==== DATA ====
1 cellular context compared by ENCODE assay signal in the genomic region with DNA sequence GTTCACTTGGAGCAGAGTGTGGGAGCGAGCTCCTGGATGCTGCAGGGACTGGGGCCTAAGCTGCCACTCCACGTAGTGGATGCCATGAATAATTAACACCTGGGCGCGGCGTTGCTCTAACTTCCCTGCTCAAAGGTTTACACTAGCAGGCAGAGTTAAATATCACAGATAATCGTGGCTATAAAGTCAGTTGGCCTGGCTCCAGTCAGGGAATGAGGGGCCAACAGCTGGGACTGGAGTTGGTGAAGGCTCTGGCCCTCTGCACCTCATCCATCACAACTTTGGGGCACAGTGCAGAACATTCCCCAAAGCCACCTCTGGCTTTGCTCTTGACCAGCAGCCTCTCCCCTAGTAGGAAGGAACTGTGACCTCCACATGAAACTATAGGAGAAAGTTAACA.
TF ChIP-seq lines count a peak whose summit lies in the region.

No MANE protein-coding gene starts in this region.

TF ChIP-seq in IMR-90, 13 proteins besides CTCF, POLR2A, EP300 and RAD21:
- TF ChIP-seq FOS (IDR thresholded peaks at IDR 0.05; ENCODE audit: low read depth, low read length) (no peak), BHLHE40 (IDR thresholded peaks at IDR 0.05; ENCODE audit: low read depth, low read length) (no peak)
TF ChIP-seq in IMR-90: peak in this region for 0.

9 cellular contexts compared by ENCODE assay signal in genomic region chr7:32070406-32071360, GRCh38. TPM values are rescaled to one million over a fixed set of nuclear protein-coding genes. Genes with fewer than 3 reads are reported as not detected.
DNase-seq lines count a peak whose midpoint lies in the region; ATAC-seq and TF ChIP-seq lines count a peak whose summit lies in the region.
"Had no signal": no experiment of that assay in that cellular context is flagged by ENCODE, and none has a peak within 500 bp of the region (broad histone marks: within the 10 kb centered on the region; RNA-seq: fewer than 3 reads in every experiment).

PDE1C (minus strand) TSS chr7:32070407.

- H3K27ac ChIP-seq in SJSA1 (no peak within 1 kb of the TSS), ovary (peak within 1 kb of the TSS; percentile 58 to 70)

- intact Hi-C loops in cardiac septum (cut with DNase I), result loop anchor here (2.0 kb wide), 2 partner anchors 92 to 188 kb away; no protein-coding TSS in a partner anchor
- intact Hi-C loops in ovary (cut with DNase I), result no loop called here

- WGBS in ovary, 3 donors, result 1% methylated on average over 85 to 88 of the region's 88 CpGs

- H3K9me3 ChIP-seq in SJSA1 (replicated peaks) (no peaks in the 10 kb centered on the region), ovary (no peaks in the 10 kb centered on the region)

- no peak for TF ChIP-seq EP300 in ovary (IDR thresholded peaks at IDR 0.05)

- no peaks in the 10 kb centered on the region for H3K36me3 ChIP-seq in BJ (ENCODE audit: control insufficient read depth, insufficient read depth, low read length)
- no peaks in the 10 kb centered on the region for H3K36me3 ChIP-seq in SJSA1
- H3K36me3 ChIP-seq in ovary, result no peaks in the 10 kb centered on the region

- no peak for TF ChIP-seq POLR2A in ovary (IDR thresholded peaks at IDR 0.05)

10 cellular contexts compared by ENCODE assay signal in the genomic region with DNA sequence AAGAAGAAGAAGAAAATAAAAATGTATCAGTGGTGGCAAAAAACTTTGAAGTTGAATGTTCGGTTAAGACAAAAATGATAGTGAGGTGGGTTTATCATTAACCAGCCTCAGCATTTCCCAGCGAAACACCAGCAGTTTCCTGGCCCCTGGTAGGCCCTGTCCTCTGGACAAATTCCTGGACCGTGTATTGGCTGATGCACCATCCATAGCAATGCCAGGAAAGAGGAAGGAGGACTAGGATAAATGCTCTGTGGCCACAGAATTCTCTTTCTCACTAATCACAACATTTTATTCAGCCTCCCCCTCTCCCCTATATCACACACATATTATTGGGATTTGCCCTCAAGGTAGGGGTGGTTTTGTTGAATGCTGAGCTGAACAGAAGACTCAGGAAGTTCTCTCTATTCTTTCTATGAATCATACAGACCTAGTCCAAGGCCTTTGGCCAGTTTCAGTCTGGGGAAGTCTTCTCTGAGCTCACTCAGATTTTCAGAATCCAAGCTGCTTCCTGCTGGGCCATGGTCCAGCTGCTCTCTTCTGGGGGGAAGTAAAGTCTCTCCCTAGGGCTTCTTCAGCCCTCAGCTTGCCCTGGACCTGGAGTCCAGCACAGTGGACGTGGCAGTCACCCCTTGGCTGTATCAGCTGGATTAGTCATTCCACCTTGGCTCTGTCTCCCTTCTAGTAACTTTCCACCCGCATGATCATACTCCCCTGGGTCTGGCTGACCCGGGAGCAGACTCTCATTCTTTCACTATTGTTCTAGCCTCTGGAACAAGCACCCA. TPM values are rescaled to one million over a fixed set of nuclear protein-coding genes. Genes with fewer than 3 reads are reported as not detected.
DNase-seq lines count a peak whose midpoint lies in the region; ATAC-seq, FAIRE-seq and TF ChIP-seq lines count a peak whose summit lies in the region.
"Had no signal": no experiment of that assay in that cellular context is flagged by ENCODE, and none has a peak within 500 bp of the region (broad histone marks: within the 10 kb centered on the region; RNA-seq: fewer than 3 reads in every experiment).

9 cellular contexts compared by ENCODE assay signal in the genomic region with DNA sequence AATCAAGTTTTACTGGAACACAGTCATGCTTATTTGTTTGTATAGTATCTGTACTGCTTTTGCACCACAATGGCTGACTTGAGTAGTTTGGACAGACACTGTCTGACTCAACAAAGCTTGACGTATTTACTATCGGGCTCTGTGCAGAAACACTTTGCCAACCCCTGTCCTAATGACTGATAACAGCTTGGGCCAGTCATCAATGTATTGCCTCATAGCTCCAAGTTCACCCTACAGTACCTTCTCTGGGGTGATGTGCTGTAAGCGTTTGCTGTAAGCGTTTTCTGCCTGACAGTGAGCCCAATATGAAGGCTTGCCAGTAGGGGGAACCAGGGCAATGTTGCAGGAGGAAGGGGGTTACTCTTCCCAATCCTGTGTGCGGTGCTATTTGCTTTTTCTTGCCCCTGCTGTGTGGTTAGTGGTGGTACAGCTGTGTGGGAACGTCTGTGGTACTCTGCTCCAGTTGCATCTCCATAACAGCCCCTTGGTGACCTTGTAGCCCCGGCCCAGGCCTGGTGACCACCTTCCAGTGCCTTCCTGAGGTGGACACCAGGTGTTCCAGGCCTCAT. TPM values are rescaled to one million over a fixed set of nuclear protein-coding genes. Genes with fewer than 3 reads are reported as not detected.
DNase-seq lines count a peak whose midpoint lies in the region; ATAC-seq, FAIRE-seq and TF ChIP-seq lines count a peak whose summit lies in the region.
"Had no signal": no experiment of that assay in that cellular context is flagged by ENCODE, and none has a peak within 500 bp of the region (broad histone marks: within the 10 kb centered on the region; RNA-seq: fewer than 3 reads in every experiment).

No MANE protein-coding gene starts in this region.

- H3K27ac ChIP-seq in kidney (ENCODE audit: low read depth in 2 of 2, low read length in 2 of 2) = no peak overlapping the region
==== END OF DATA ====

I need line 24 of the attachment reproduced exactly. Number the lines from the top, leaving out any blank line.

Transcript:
9 cellular contexts compared by ENCODE assay signal in the genomic region with DNA sequence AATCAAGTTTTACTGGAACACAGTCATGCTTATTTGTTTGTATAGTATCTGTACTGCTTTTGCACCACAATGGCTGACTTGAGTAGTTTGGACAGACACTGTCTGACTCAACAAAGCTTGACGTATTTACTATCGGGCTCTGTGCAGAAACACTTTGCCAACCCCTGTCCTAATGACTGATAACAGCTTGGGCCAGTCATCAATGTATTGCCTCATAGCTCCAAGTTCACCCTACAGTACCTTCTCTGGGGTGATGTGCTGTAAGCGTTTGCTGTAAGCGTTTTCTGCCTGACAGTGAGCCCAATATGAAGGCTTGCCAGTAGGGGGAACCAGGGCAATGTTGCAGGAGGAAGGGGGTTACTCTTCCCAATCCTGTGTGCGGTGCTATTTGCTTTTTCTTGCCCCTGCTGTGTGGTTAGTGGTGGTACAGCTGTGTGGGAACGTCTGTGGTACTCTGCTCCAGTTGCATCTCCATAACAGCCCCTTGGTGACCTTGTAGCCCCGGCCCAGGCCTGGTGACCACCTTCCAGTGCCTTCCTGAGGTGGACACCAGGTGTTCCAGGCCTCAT. TPM values are rescaled to one million over a fixed set of nuclear protein-coding genes. Genes with fewer than 3 reads are reported as not detected.